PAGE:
The Federal Circuit said that the court noted that Lanard’s problem was that the design similarities stem from aspects of the design that are either functional or well-established in the prior art. The district court found that “the attention of the ordinary observer would be drawn to those aspects of the claimed design that differ from the prior art, which would cause the distinctions between the patented and accused designs to be readily apparent.”

Based upon the evidence presented, the district court found that no reasonable fact finder could find that an ordinary observer, taking into account the prior art, would believe the accused design to be the same as the patented design.

The Federal Circuit rejected Lanard’s argument that the district court conducted an element-by-element comparison “in lieu of” a comparison of the overall design and appearance. The Federal Circuit noted that while the “ordinary observer” test is not an element-by-element comparison, it also does not ignore the reality that designs can, and often do, have both functional and ornamental aspects. Under the “ordinary observer” test, a court must consider the ornamental features and analyze how they impact the overall design, and the Federal Circuit said that is what the district court did, noting that in comparing the overall design of the patent with the overall design of the defendants’ product, the court necessarily considered how the ornamental differences in each element would impact the ordinary observer’s perception of the overall designs.

The district court refocused its analysis on the correct context — the impact of the ornamental differences on the overall design — and concluded that “the differences between the patented and accused design take on greater significance.”

The Federal Circuit also disagreed with Lanard’s contention that the court reinstated the “point of novelty” test in its infringement analysis. The Federal Circuit said it was true that it has rejected the notion that the “point of novelty” test is a free-standing test for design patent infringement, but added that it has never questioned the importance of considering the patented design and the accused design in the context of the prior art. The Federal Circuit concluded that the district court correctly balanced the need to consider the points of novelty while remaining focused on how an ordinary observer would view the overall design.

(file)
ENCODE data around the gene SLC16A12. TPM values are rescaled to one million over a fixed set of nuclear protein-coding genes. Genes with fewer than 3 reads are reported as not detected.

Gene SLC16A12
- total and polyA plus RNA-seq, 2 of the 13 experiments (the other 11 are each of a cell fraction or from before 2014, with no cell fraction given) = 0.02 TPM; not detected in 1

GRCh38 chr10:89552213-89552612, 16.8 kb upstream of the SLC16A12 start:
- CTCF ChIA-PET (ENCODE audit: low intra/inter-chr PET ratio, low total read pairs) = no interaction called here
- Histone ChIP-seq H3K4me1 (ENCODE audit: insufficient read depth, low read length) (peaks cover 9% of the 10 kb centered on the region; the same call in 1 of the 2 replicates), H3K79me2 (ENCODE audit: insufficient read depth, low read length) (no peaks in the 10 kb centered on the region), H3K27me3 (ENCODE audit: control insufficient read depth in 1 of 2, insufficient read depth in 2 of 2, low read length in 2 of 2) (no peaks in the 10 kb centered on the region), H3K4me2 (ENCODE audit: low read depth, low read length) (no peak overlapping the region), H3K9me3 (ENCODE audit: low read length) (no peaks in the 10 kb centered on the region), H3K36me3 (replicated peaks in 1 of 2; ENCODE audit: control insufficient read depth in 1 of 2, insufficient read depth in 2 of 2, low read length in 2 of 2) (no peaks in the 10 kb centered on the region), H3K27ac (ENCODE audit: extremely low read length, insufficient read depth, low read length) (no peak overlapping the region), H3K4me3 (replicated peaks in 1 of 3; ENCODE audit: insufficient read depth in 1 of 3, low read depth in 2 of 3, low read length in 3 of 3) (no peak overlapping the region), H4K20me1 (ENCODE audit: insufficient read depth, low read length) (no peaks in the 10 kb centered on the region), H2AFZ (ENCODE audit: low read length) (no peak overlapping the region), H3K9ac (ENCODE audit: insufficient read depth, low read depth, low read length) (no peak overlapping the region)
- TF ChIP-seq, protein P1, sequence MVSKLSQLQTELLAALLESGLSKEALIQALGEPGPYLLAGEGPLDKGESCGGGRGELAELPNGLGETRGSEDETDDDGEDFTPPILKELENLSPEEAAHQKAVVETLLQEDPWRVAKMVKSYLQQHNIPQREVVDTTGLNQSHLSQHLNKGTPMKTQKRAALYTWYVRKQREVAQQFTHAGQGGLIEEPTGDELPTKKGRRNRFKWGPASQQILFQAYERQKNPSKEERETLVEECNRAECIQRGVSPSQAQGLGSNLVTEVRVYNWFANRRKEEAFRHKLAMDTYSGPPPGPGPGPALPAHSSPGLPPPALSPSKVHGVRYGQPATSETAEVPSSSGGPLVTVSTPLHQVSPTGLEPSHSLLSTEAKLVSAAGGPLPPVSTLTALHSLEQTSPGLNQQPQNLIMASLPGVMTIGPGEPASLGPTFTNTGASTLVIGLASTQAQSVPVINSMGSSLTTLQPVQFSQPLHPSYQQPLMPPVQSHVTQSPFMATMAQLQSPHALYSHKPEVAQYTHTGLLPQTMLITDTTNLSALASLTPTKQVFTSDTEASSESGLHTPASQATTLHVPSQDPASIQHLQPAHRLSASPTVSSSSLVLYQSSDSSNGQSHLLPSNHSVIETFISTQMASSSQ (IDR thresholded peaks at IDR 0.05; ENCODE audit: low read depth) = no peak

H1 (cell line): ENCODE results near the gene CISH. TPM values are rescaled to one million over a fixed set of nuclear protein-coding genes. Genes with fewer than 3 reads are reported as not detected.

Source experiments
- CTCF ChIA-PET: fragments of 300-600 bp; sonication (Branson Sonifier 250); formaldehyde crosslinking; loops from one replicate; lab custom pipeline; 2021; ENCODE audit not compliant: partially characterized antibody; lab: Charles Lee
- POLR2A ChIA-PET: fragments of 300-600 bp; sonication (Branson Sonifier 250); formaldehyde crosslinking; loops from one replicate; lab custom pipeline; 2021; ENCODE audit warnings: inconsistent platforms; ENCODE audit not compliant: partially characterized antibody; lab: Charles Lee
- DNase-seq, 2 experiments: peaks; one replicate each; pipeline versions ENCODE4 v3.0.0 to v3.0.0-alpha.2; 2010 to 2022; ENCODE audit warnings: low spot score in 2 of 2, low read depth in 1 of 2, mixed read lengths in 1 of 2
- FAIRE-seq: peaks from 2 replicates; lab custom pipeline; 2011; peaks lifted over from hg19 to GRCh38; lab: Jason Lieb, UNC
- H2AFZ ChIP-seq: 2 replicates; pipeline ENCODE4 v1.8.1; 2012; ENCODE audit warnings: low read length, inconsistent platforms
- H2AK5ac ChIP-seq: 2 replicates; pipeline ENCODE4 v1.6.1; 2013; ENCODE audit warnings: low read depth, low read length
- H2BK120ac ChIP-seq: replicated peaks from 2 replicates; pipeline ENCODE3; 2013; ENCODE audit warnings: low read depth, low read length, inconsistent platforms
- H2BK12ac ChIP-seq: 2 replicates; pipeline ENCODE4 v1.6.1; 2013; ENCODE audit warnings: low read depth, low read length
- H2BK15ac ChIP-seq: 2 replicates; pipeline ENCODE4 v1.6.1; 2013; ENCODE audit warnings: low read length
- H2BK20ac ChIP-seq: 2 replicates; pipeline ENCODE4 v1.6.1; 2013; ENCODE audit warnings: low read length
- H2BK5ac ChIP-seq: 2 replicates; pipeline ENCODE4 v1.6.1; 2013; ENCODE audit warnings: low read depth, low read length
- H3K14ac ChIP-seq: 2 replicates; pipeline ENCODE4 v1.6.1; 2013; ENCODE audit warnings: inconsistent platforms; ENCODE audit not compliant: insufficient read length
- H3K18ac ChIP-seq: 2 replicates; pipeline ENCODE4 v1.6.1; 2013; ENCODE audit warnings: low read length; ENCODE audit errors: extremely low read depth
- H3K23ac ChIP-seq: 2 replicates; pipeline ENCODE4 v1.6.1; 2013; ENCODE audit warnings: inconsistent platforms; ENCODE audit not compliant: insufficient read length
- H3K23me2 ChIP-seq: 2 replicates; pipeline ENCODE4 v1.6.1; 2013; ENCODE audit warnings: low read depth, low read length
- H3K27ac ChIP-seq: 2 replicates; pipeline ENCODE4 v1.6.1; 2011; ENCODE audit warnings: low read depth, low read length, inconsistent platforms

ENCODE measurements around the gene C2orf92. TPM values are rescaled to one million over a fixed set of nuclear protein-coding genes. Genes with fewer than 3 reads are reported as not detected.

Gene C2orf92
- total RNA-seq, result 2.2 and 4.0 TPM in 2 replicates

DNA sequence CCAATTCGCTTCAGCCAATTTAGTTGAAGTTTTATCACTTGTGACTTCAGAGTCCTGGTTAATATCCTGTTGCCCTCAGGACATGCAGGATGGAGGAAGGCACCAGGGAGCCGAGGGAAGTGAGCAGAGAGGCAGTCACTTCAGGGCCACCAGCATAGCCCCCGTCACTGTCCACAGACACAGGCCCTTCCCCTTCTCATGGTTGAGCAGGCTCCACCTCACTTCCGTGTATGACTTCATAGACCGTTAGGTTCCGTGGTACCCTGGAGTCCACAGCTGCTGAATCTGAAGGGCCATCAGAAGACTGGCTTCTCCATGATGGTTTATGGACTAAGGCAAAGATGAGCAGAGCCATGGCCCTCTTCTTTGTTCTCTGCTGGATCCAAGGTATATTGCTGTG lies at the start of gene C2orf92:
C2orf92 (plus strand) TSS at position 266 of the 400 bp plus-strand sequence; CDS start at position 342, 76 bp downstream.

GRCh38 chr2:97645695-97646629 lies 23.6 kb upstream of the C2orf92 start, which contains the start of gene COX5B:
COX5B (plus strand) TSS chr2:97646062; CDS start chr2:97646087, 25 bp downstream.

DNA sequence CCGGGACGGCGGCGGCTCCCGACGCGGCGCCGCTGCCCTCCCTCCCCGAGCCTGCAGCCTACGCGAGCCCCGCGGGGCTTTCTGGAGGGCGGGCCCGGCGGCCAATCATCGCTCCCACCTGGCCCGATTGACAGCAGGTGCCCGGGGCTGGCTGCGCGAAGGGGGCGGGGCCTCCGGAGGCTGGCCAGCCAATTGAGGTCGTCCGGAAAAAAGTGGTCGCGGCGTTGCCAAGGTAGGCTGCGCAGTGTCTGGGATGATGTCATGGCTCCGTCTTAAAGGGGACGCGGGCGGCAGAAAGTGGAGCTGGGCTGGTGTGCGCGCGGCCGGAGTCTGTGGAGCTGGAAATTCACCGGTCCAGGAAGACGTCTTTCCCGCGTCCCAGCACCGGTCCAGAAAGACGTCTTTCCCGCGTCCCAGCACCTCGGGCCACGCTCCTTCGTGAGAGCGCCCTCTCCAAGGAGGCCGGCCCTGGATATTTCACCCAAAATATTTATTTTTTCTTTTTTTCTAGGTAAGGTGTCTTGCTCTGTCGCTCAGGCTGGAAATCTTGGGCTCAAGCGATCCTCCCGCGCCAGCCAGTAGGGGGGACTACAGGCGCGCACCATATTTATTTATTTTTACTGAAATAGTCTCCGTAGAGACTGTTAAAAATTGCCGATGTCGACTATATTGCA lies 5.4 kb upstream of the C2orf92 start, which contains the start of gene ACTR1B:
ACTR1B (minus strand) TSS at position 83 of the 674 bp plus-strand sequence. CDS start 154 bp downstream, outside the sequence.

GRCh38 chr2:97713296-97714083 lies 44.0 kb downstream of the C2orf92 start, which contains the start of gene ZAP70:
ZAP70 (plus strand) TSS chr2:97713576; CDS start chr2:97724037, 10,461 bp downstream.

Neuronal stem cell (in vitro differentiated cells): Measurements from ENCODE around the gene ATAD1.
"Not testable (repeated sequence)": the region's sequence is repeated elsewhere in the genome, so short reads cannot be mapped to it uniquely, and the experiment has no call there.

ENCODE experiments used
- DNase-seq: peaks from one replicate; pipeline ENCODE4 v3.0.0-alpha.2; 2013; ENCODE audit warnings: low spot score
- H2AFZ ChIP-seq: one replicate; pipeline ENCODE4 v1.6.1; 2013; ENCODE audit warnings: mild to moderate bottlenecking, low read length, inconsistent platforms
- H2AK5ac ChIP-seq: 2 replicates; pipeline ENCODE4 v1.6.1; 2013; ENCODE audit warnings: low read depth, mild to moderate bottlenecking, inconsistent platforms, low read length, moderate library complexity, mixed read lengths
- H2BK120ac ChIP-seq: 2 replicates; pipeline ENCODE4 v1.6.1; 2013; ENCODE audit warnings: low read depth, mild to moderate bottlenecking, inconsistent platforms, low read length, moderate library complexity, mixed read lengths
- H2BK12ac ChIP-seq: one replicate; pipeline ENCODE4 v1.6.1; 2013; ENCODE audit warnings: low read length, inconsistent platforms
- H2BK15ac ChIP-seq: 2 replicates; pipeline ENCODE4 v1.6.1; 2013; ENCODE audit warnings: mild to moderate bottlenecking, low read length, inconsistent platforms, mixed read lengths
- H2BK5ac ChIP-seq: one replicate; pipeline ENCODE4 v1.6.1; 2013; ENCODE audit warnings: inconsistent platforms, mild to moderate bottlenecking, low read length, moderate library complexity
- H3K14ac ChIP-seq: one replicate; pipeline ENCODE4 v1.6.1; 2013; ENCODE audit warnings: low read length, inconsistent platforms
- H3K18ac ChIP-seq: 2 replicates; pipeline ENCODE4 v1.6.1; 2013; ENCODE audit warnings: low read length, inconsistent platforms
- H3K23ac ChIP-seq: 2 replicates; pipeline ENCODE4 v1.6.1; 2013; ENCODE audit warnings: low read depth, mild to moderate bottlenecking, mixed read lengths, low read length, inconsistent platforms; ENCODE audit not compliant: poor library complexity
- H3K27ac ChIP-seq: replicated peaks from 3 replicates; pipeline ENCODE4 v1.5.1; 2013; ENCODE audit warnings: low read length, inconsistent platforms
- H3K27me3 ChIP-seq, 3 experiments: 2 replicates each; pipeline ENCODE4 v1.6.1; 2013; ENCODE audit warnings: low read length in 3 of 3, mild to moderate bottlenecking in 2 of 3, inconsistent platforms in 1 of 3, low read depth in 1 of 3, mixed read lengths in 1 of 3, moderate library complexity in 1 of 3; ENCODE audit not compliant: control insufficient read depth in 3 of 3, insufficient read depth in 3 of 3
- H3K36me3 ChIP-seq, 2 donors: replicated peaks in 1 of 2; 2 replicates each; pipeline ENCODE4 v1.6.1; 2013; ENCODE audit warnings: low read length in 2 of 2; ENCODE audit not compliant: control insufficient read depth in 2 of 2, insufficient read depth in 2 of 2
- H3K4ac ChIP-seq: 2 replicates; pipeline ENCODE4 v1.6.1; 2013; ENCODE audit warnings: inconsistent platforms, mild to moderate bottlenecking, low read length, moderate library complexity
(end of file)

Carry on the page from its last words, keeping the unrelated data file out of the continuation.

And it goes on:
The Federal Circuit concluded that Lanard’s position is untenable because it seeks to exclude any chalk holder in the shape of a pencil and thus extend the scope of the D167 patent far beyond the statutorily protected “new, original and ornamental design.”

On the copyright issue, the Federal Circuit agreed with the district court that the chalk holder was a useful article, and agreed with defendants that Lanard failed to identify any feature incorporated into the design of its copyright that is separate from the utilitarian chalk holder and that Lanard is merely attempting to assert copyright protection over the useful article itself. The Federal Circuit said that Lanard was essentially seeking to assert protection over any and all expressions of the idea of a pencil-shaped chalk holder, but that copyright protection does not extend to an “idea.” 17 U.S.C. § 102(b).

On the trade dress issue, the Federal Circuit began by outlining the elements of a claim. To prevail on a claim for trade dress infringement, a plaintiff must prove three things:

  1. That the trade dress of two products is confusingly similar.
  2. That the features of the trade dress are primarily non-functional.
  3. That the trade dress has acquired secondary meaning.

The district court found that Lanard could not  provide sufficient evidence that the Lanard Chalk Pencil has acquired secondary meaning. Lanard relied exclusively on defendants’ copying and its own sales as evidence of secondary meaning, and the district court found that the evidence “woefully fails” to show secondary meaning. Lanard never presented evidence or argument that distinguished between end-users versus wholesalers and retail stores, nor evidence of efforts to promote its product through its sales force. The Federal Circuit found that on this record, the district court correctly granted summary judgment on Lanard’s claim for trade dress infringement.